• gas turbines and natural gas processing with corrosive contaminants such as sour gas (H2S)
  • pressure vessels and chemical processing

Very high temperature situations for springs would warrant the use of Inconel X-750 over Inconel 718. Specific heat treating fixtures, applications for nuclear power plants, the formation of tools, and use within jet engine parts are higher intensity environments where springs made from Inconel X-750 would be required.


Nimonic 90

An alloy comprised of Nickel-Chromium-Cobalt, Nimonic 90 is equivalent to Inconel in properties relating to corrosion resistance. Though less elastic than Inconel, Nimonic 90 is a more rigid alloy. It can offer a higher approximate tensile strength when used in metal springs.

Nimonic 90 is used in applications of high temperatures when properties utilizing better strength are required. A higher strength property in a high temperature environment include springs inside exhaust nozzles and turbine blades on jet engines. In these instances, not only is the temperature high, but the pressure is also extreme.


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Hastelloy C-276

A Nickel-Molybdenum-Chromium alloy with Tungsten, Hastelloy C-276 use in metal springs moves beyond the good corrosion resistance boasted by previous listed metals. Instead, it offers a level of excellent corrosion resistance. Crevice corrosion and pitting are examples of extreme corrosion that Hastelloy C-276 is especially resistant towards.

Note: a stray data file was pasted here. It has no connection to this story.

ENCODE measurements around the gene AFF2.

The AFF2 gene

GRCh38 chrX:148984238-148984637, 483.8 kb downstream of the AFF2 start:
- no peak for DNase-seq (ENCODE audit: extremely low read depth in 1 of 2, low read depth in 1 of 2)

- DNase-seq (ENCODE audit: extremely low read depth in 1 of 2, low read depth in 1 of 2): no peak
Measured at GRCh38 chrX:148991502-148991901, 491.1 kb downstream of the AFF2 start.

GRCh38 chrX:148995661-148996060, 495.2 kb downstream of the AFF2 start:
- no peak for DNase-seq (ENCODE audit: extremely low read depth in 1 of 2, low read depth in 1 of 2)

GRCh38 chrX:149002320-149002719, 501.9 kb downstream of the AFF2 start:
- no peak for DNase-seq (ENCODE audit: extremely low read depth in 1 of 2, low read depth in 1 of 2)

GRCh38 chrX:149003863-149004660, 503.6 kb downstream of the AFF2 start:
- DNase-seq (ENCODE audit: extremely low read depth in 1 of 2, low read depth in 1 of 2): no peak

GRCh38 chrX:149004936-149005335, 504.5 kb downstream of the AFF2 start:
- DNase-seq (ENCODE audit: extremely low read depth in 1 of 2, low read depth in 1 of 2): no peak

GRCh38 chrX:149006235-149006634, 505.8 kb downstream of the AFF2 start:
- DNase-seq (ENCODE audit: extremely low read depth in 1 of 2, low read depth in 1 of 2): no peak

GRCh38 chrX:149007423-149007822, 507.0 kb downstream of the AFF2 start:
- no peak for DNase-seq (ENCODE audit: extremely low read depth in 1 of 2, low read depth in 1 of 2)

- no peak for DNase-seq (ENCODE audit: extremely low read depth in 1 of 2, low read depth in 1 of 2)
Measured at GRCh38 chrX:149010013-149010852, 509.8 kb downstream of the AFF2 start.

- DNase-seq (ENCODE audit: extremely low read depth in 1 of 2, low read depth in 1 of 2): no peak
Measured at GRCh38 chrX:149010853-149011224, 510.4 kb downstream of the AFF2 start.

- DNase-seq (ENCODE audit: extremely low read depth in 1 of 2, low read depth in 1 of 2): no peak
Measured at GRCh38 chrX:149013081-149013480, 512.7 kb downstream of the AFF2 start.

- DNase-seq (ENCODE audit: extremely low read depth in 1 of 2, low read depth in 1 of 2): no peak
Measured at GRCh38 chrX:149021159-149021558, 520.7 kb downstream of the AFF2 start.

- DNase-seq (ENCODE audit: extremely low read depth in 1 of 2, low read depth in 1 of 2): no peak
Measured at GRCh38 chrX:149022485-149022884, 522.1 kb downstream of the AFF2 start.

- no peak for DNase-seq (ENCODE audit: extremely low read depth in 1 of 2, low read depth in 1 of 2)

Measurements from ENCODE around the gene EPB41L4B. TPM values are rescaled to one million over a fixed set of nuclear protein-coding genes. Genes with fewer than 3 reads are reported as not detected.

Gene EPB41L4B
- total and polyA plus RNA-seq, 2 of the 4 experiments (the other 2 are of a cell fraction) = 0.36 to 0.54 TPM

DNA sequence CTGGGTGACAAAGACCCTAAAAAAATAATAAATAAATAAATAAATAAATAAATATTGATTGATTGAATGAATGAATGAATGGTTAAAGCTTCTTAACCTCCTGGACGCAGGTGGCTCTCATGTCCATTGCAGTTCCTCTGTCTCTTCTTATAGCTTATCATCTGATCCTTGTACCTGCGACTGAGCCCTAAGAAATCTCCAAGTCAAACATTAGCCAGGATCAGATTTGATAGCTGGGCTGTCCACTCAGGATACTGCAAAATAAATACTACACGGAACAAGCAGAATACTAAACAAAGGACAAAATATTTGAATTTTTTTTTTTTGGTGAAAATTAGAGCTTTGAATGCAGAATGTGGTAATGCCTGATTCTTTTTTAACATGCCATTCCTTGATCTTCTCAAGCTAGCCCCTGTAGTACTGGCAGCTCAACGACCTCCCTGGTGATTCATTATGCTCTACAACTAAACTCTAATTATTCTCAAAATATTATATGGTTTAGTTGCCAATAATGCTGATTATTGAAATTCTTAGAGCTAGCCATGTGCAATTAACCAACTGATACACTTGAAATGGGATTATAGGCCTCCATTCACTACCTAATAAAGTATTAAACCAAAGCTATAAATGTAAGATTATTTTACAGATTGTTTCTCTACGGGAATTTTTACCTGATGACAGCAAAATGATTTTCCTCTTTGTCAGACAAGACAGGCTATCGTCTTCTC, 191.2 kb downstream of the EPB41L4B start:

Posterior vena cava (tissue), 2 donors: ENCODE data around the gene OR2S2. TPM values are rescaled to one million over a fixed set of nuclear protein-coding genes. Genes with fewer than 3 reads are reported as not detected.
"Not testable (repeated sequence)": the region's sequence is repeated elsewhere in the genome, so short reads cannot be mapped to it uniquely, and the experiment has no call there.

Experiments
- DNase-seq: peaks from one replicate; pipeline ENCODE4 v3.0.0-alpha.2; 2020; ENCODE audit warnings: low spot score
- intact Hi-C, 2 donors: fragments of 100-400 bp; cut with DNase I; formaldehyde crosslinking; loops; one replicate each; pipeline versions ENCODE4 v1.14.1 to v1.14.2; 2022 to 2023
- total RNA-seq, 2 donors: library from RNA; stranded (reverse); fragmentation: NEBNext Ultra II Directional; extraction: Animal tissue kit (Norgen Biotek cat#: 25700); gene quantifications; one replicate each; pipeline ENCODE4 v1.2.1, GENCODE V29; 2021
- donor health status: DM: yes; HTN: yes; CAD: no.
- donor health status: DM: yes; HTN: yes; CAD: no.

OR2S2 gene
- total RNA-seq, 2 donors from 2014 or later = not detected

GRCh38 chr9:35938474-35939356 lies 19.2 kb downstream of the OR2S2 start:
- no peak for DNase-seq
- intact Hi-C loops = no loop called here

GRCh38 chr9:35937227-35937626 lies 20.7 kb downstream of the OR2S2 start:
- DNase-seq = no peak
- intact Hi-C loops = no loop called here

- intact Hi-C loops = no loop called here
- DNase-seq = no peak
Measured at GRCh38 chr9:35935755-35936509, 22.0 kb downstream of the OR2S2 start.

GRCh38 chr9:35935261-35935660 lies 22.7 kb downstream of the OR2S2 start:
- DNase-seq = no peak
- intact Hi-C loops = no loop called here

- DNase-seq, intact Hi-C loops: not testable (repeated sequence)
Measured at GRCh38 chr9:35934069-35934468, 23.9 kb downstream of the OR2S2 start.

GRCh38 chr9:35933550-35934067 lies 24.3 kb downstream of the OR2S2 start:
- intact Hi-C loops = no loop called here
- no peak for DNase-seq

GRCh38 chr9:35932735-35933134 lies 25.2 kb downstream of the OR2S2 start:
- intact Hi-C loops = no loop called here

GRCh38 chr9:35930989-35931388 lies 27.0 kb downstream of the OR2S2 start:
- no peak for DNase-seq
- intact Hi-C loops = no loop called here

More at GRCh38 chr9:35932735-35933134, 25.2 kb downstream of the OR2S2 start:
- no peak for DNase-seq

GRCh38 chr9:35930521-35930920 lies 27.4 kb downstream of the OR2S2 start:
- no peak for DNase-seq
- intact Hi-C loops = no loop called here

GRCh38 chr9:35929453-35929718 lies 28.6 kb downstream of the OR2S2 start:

Less ideal than Nimonic 90 or Inconel in extreme high temperature applications and offering less elasticity, Hastelloy C-276 is better utilized in springs that perform in processes using acid or halide catalysts.

Pharmaceutical and food processing equipment as well as ducting and scrubbers used in flue gas desulfurization are typical applications of Hastelloy C-276. It stands well in both petrochemical and chemical organic chloride administrations.



As an age hardening Cobalt-Chromium-Nickel alloy, Elgiloy has a combination of good mechanical properties including ductility and high strength when used in metal springs. When a low relaxation of high temperatures is required and a high resistance to corrosive materials is necessary, Elgiloy is utilized.

Its age hardening components and mechanical force-deflection properties also allow for an exceptional fatigue life. This ensures Elgiloy will withstand harsh environments and perform as needed.

The medical technology industry is highly serviced by Elgiloy metal springs. Its use in medical devices and dental products is typical due to the high resistance to corrosion offered by Elgiloy. Also, the fact that it is non-magnetic is appealing in the use of medical equipment. This is because several parts of imaging equipment and other medical devices can be skewed by the presence of magnetic materials.



When determining what metal springs to use for a compressor, the previously listed metals have specific roles to fill.

Whether being used in an industry that performs within high temperature settings or an industry that will expose a compressor to corrosive environments, springs can be customized in a way to most efficiently suit the needs of the compressor being used.

The specific function of the metal spring and what it will be exposed to is considered to ensure the best materials with the most efficient properties will be used in the formation of custom springs.